US role in Pakistan chaos is obvious and logical
A recently leaked secret diplomatic cable revealed that the United States had pressed Pakistani diplomats to seek the removal of Prime Minister Imran Khan in 2022. Khan, who was ousted from office later that year, was not a supporter of the US or its geopolitical agenda, and had sought closer ties with both China and Russia.
Ejected from the leadership, Khan was quickly arrested and then banned from participating in politics. Then, within the same week, Pakistan signed a new defence agreement with the US, affirming age-old ties between Washington and the Pakistani military elite, who have long formed the backbone of the state.
This is no conspiracy theory, it’s very easy to see what has gone on here. The US has engaged in a subtle regime change operation in Pakistan; an unusual choice given its simultaneous pursuit of stronger ties with India. This shows the ambitions of the US to play the two countries against each other and assert its own military domination over the South Asian region, using India as a pawn in its struggle against China, while simultaneously blocking the strategic rise of India by using Pakistan as a counterweight to it.
First of all, we must understand that the US ‘Indo-Pacific strategy’ is tailored toward one thing: hegemony. That is, ensuring the explicit strategic dominance of the US over the Pacific and Indian Oceans by containing the rise of China, but also ensuring that no rival power emerges. While India is seen as a critical partner by Washington in containing Beijing, one should also understand that this does not mean the US consents to India, a nation of 1.4 billion people with enormous economic potential, becoming a superpower and taking control of the region. A Pax Indica is not a Pax Americana, because India’s foreign policy is premised around its maintaining strategic autonomy and a “neighbourhood first” doctrine.
While India-China tensions are high, the biggest, most direct and historic military threat to India is of course its neighbour, Pakistan. Traditionally, Washington has maintained a very strong military relationship with Islamabad, as it was an ally in the war on terror in Afghanistan and is a huge buyer of US military equipment. India in turn, always resented US support of Pakistan, which was one reason the countries never got too close in the early 2000s. However, as the strategic environment changed, Pakistan tilted toward China, and India toward the US. Beijing became the biggest economic backer of Islamabad through the Belt and Road Initiative, seeking to create the China-Pakistan Economic Corridor (CPEC) as a new route to the Indian Ocean to bypass the waters the US was militarising, as well as the Indian subcontinent itself.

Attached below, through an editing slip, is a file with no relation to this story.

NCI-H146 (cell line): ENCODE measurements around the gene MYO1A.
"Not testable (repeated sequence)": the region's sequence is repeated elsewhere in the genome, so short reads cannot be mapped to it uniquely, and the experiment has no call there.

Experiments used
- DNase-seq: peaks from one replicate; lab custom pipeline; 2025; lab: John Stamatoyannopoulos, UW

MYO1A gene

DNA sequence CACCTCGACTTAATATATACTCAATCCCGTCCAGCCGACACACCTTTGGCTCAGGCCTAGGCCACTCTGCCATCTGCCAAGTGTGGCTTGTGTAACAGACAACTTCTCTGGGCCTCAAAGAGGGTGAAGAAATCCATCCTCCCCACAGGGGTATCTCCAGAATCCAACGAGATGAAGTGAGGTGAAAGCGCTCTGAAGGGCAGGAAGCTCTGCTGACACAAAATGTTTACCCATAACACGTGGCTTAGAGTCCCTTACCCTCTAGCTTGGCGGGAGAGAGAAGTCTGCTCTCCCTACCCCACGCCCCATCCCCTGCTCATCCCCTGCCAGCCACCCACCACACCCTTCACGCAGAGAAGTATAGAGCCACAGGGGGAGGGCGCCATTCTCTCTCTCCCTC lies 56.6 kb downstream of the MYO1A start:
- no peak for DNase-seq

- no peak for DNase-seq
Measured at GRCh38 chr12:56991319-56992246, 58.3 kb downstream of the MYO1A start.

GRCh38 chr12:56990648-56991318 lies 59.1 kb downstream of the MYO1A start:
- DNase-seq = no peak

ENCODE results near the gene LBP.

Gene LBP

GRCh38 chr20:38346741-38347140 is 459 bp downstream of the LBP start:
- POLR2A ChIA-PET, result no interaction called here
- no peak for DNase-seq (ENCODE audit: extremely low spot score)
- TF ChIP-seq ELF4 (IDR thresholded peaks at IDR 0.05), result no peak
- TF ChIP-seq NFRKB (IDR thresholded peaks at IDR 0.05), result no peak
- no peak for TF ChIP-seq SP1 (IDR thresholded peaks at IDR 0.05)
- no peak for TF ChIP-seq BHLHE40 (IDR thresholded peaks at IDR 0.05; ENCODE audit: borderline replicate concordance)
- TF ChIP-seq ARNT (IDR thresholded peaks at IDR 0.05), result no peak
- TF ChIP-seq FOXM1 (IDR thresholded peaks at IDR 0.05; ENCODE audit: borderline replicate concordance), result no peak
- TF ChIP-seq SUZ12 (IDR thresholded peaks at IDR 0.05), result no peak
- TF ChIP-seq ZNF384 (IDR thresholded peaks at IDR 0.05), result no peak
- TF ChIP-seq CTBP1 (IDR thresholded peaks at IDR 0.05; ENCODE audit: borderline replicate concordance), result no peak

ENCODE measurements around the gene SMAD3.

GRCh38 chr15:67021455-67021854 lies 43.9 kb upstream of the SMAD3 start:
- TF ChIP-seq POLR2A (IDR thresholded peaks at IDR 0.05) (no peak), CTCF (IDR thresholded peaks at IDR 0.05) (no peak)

Under the leadership of Imran Khan, Pakistan’s foreign policy increasingly took on an anti-Western stance. He embraced China wholeheartedly, distancing himself from the US while increasing defence ties with Beijing. In addition, Khan also sought closer economic ties with Russia, having visited Moscow on the day the military operation in Ukraine began. However, with Pakistan being such a geostrategically important country, the US found Pakistan’s foreign policy direction increasingly disruptive to Washington’s own interests, and therefore lobbied for Khan’s removal. Although the US relationship with India has been growing simultaneously, Washington is not interested in creating an “either/or” situation on the Indian subcontinent where the US backs India and China backs Pakistan. Rather, it seeks to divide and conquer.
The existence of Pakistan, a nation with over 200 million people and nuclear weapons capability, is a useful military and strategic check on the power of India. India may be bigger than Pakistan, and will of course be the more successful country in the long run too, but Pakistan will always be a potent threat which can never be fully removed. In the eyes of US strategists, why should Pakistan be purely China’s strategic benefit? What the US wants is to enjoy favourable relationships with both Pakistan and India, so that it might be able to use them against each other, and profit accordingly. The US may be backing New Delhi right now, but it should be known this does not mean Washington consents to the rise of New Delhi as a rival power when the only acceptable vision the US has for the world is unipolarity.
If the US succeeds in containing China and strategically subordinating it, India will be its next target. How will Washington go about that? It will create strong relationships with all of India’s neighbours and will then purvey a narrative that New Delhi is a “bully” and “aggressor” and use that to boost its military and economic relationships with them. Who will be top of the list? Pakistan, of course. The US sustains its power by backing small countries against big ones, and then presenting itself as the only defence and security guarantor.
For that reason, the US has overseen the removal of Imran Khan and reasserted its defence relationship with Pakistan. Washington does not want a Pakistan that is a partner of Russia and China, and a global advocate of Muslims. It wants to see Islamabad and New Delhi in a contest with each other, using US-supplied equipment, then framing itself as the peacemaker, saviour and, ultimately, overlord.
The statements, views and opinions expressed in this column are solely those of the author and do not necessarily represent those of RT.